It should never feel weird. Online dating is no different than approaching or being approached by someone in a real life setting. You should respond with what comes naturally. I look over the profile and if it's pretty descriptive, I simply comment on something that was written. If the profile isn't descriptive enough, I ask that they tell me more about themselves. It's a good way to break the ice.
Susan, 34, Atlanta, Georgia
It's always awkward getting to know someone new. I think it's easier to take the pressure off of "where might this lead" and relax and talk to him like a friend. Keep it casual and light as there's no need to delve into heavy topics early on. It's funny because the veil of the Internet creates an environment for premature openness. I know I've discussed things online and on the phone that I wouldn't dream of talking about if I'd met the person out somewhere. I now keep it to the basics (books, movies, sports, travel and career) until we meet in person and I feel comfortable revealing more personal details. Think of how you might interact with someone who you encountered at a party or another social situation.
Wes, 30, Bloomington, Minnesota
It's never easy because it's always awkward and you don't have the non-verbal cues to read. I usually try to keep it light and add a little humor (at least it's funny to me) when possible.
Kari, 29, Chicago, Illinois
I would hope that in their response they have made some comments or asked some questions about you in order to keep the conversation flowing (obviously a good sign of their interest in continuing a conversation). If not, I would point some questions or comments back their way based on what piqued your interest in them in the first place -- their profile, looks, occupation, hobbies, etc. Above all, though, random bouts of humor can go a long way in getting things "unweird." Don't be afraid to show them your personality!
Greg, 26, Fort Myers, Florida
Starting a conversation is always casual -- tell a few jokes, compliment the person, tell them why you were interested in talking to them in the first place. Keep it simple. Ask a lot of questions, and try not to only talk about yourself!
Jessica, 26, Bordentown, New Jersey
I don't have a "formula." Basically I share a little about my life and work and maybe some current events. I make sure that it's not too much info; I personally don't like being overwhelmed with too much from someone at first. I figure if something develops, there's lots of time to fill each other in on everything. Plus, you have to consider your privacy initially and feel someone out.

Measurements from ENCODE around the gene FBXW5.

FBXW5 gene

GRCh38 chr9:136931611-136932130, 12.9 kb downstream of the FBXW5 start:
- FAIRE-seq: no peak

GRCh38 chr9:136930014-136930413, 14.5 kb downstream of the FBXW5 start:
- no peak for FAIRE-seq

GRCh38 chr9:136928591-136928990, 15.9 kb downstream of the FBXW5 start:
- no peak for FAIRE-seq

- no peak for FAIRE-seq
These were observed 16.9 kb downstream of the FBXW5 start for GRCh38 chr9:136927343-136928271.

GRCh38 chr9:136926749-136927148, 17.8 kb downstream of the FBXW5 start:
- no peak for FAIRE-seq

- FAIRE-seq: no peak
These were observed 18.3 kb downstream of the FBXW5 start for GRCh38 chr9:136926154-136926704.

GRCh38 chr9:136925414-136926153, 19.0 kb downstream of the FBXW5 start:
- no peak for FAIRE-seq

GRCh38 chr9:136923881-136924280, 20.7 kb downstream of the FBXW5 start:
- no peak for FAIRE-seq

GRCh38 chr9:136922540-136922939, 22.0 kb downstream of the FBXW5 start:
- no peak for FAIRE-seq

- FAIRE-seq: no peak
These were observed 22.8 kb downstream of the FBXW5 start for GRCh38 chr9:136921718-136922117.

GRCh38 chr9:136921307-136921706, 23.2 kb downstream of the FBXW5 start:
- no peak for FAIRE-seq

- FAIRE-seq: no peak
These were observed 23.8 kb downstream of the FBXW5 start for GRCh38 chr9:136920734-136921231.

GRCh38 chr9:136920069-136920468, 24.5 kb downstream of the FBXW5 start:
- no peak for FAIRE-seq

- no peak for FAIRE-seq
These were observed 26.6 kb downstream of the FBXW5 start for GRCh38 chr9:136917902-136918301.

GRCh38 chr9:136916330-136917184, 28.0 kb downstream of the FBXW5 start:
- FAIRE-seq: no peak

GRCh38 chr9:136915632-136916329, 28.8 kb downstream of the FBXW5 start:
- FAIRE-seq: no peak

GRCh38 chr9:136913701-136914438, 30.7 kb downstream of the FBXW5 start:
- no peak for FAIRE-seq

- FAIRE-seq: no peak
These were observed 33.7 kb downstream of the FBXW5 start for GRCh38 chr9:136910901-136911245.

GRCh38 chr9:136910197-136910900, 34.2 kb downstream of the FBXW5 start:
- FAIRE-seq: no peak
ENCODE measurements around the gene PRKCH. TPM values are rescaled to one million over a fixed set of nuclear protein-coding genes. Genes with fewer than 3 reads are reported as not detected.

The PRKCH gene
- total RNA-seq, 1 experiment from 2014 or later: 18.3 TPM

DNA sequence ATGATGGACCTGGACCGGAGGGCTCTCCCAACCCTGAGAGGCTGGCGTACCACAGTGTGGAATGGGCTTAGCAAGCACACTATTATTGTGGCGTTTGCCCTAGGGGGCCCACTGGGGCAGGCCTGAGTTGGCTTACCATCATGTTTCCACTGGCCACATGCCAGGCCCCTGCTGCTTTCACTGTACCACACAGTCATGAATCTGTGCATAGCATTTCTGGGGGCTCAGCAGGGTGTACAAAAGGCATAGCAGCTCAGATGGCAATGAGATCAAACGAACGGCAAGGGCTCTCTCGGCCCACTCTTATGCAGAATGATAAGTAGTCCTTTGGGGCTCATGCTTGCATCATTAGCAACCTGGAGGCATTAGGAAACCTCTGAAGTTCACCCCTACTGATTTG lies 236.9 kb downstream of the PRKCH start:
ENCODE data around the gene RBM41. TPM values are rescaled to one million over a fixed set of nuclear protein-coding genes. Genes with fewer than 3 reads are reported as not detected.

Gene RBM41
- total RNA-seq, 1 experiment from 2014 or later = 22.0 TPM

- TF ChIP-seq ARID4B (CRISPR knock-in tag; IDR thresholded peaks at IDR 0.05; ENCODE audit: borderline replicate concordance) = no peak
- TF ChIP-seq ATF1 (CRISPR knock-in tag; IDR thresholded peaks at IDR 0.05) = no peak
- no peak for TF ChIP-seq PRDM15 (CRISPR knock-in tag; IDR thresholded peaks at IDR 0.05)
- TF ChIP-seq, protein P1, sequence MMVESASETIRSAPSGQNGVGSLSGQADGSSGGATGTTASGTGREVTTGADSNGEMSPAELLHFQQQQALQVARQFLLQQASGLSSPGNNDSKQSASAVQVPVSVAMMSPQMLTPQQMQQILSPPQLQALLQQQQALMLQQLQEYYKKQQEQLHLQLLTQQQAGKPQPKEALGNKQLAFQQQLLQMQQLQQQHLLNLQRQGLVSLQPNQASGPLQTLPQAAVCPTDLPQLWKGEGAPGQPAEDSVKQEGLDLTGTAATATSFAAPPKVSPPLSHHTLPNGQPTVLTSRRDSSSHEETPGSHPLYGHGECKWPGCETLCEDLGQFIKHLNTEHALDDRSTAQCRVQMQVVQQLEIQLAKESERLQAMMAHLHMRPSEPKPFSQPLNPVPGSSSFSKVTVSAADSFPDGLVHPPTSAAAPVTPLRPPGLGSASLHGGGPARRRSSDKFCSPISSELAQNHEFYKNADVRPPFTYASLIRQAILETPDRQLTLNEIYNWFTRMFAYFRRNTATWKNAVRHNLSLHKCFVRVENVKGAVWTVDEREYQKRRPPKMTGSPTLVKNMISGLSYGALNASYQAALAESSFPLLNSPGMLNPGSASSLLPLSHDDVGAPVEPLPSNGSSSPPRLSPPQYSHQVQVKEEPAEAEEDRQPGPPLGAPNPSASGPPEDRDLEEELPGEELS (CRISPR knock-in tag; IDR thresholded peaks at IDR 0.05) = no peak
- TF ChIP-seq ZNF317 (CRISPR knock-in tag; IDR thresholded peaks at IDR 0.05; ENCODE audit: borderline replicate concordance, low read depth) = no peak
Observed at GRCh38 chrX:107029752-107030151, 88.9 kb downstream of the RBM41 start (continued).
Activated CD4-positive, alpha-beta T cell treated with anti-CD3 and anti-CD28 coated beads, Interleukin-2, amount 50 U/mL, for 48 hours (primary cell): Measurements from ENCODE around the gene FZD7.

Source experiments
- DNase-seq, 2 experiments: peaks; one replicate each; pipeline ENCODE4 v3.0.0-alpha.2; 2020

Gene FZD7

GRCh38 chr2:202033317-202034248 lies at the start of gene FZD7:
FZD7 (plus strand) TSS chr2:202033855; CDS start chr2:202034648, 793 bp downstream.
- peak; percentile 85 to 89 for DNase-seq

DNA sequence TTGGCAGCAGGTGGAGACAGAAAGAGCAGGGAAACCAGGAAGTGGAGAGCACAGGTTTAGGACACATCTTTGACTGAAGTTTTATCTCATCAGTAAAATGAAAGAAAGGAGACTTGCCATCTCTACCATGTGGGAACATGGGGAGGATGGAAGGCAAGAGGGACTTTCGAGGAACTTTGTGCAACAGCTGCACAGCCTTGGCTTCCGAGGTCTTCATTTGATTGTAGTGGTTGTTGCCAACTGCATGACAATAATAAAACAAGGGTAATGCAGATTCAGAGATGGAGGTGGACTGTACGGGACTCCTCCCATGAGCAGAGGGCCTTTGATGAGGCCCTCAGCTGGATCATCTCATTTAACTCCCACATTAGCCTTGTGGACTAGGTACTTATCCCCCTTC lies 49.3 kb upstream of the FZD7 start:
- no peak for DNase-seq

Ryan, 25, Santa Monica, California
Usually I read their profile and pick something that we have in common to talk about. Then there are the standard questions like where are you from, how long have you lived here, and what do you do for work and fun? Usually once the conversation starts it's pretty easy to keep going. For every email exchange I think it's a good idea to leave a few hooks, or questions for them to respond to, if you are really interested in getting to know the person.
Cherie, 24, Chicago, Illinois
I like to mention what made his profile stand out for me and why. That makes it easy to move to asking questions about him and/or telling him a little more about myself. Good luck!
Lance, 37, Columbus, Ohio
I usually start by thanking them and then asking them some questions to help me get to know them better. Sometimes I will start out with questions based on the answers they have chosen for their profile.
Casey, 30, Denver, Colorado
Answer with a sense of humor. You never know how seriously to take someone (or how seriously you want them to take you!); knowing that, be light-hearted about it.
Christopher, 27, Charlotte, North Carolina
I usually try to act like I am face to face with someone and approach it as if the person is there. It eases the tension if you can just be yourself and realize it is just like meeting in person except there may be some distance.
Brent, 31, Dallas, Texas
When someone contacts me back, I usually start off the conversation by telling them a little more about myself -- specifically, things that aren’t in my profile that relate to interests we might have in common. I comment or ask questions about items I found unique in their profile. I try not to write too much or be too specific about myself early on -- there’s no need to write a novel or exchange Social Security numbers just yet.